The legions of Zin-lovers who crowded the ZAP Festival over the years couldn't have cared less.
Zinfandel's robust, roguish charisma, not to mention high-octane alcohol levels, fueled their passion.
One enduring memory of anyone who attended the Festival at Fort Mason was the cheer that reverberated through the room, like a wave at a sports stadium, when someone dropped and shattered a wine glass on the floor.
The bombastic, frat-party-gone-wild image might have been useful for establishing an identity for Zinfandel, but now winemakers, like Peterson, prefer to talk about balance, elegance, restraint and food compatibility.
ZAP in turn recognizes that the more consumers learn about Zinfandel, the more they enjoy it. ZAP has started using the festival as a launching pad for a variety of educational activities designed to heighten appreciation.
A few years ago, ZAP endorsed traditional but non-varietal blends (less than 75 percent Zinfandel) and set up a special tasting area where consumers could discover them.
This year in addition to the Grand Tasting, the festival included a terroir tasting area to compare and contrast flavor profiles among different Zinfandel growing regions like Dry Creek, the Sierra foothills or Lodi.
There was tableside service of library and reserve Zinfandels at the Heritage Club Lounge, while the ZinKitchen offered demonstrations like pairings with old-vine Zinfandel.
Randy Caparoso headed a panel of sommeliers for a smart discussion of different Zinfandel growing regions.
Meanwhile, I was conducting the winemaker seminars.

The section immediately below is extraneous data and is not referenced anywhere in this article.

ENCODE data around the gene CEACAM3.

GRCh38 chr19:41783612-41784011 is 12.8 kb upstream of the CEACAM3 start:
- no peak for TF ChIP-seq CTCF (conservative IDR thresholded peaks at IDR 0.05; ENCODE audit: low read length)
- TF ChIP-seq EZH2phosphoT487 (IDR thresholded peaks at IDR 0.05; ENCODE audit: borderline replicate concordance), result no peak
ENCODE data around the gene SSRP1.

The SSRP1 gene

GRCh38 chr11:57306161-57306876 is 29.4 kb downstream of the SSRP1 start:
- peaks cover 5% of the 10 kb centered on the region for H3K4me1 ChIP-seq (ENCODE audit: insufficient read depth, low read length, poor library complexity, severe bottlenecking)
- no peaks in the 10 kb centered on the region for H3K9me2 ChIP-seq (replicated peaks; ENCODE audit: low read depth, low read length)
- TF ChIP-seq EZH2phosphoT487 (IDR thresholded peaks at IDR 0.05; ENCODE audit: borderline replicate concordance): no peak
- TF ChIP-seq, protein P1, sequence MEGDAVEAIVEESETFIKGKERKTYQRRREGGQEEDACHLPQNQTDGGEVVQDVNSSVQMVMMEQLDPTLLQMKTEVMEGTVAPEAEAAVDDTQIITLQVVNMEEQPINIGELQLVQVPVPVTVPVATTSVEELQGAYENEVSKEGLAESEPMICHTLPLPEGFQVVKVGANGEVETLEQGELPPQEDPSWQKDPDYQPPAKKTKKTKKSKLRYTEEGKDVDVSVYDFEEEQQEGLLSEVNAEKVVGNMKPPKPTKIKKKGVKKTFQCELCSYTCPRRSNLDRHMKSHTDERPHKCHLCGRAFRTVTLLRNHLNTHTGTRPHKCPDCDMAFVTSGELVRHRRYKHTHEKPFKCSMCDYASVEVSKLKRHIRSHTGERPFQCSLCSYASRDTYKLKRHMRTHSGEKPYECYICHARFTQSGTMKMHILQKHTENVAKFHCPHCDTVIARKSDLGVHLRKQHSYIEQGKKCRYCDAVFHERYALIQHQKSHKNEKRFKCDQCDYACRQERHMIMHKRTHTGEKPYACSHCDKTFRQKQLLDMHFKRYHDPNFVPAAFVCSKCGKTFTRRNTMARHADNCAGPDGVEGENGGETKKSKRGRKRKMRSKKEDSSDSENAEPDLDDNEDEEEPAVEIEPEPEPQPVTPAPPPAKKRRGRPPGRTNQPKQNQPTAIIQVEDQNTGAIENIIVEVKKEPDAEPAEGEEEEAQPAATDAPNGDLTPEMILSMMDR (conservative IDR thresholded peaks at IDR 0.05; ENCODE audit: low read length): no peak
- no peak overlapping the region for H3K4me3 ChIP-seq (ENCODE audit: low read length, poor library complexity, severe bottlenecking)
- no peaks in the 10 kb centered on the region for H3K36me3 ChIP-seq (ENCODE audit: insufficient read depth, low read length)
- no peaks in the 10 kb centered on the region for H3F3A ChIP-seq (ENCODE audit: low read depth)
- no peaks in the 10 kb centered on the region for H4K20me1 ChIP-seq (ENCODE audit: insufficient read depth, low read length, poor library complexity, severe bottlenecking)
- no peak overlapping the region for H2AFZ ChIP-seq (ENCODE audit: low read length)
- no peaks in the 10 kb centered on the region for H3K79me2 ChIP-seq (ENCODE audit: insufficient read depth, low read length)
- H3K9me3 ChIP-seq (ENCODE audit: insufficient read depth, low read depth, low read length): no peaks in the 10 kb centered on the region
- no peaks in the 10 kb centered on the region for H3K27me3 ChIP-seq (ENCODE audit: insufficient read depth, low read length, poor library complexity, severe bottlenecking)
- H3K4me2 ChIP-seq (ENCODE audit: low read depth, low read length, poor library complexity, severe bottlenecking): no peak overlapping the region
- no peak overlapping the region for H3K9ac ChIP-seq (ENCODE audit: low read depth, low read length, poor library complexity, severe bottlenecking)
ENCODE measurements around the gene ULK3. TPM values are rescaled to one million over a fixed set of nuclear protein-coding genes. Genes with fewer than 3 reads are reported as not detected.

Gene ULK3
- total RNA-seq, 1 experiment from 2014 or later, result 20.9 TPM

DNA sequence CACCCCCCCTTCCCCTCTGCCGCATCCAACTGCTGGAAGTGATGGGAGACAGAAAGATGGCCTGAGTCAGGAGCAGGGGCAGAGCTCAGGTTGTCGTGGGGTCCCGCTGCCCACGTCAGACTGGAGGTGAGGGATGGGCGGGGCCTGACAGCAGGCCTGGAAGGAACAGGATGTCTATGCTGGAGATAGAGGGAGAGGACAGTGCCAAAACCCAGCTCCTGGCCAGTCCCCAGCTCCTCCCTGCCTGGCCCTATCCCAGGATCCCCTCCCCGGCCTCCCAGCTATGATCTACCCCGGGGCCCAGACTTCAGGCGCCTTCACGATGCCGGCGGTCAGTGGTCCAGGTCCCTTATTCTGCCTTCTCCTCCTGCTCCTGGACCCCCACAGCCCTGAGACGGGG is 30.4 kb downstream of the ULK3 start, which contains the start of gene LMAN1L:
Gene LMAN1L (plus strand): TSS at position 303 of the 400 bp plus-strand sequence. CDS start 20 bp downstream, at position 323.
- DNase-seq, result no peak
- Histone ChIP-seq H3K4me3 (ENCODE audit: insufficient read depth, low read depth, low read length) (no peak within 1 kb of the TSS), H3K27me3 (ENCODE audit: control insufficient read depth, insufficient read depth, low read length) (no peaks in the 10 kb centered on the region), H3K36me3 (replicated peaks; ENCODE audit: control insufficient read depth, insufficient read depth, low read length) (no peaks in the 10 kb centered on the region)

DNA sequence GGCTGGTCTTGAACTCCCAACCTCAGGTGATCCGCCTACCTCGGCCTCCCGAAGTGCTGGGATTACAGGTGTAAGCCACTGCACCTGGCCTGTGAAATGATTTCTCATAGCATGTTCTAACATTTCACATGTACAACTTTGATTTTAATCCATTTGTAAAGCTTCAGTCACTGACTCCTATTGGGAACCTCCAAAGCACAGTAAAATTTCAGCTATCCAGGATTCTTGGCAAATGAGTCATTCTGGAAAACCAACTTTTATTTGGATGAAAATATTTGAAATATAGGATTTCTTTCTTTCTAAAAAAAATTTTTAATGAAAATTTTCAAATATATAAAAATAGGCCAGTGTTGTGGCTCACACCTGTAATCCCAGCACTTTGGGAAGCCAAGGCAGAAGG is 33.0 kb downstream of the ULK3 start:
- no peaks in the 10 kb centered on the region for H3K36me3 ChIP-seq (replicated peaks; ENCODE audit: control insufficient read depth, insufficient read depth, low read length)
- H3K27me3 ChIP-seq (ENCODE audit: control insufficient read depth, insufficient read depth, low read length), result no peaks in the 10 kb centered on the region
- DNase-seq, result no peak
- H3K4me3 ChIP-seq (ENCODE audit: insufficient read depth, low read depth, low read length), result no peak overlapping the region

I was impressed with the sophistication of the wines. None seemed overly alcoholic, sweet or rough.
Only one could have been considered moderately tannic.
The wines were fruity, balanced and even elegant.
The standout for me was the D-Cubed Korte Ranch Zinfandel from St. Helena, a magnificent expression of balanced fruit-driven flavors.
Two old-vine vineyards, Lytton Springs from Ridge and Bedrock Vineyard from Ravenswood, were the epitome of style, Zinfandels dressed in tails and top hat rather than boots and leather jackets.
Peachy Canyon Vortex and Proulx Dimples demonstrated that Paso Robles can deliver wines with immense fruit yet still be restrained.
Lovers of a super jammy style of Zinfandel need look no further than Macchia in Lodi.
But perhaps the two wines that impressed me the most were the McCay Cellars Truluck Vineyard Zinfandel from Lodi and the Andis Winery Estate Zinfandel from Amador.
Both of those wines broke the mold of their regions.
While words like rustic and tannic are often attached to the wines of the Sierra foothills and raisined and ripe to those of Lodi, both these wines were fruity, stylish, flavorful and balanced.
To me, they were ample proof that Zinfandel is an evolving, ongoing story that I want to learn more about.
Cheers to ZAP for continuing to lead the way.
Rod Byers, CWE, is a Certified Wine Educator and wine writer as well as a California State Certified Wine Judge. You can find information about his upcoming series of Sierra College Kaleidoscope Wine Classes in March and April at http://www.pinehillwineworks.com and he can be reached at 530-913-3703.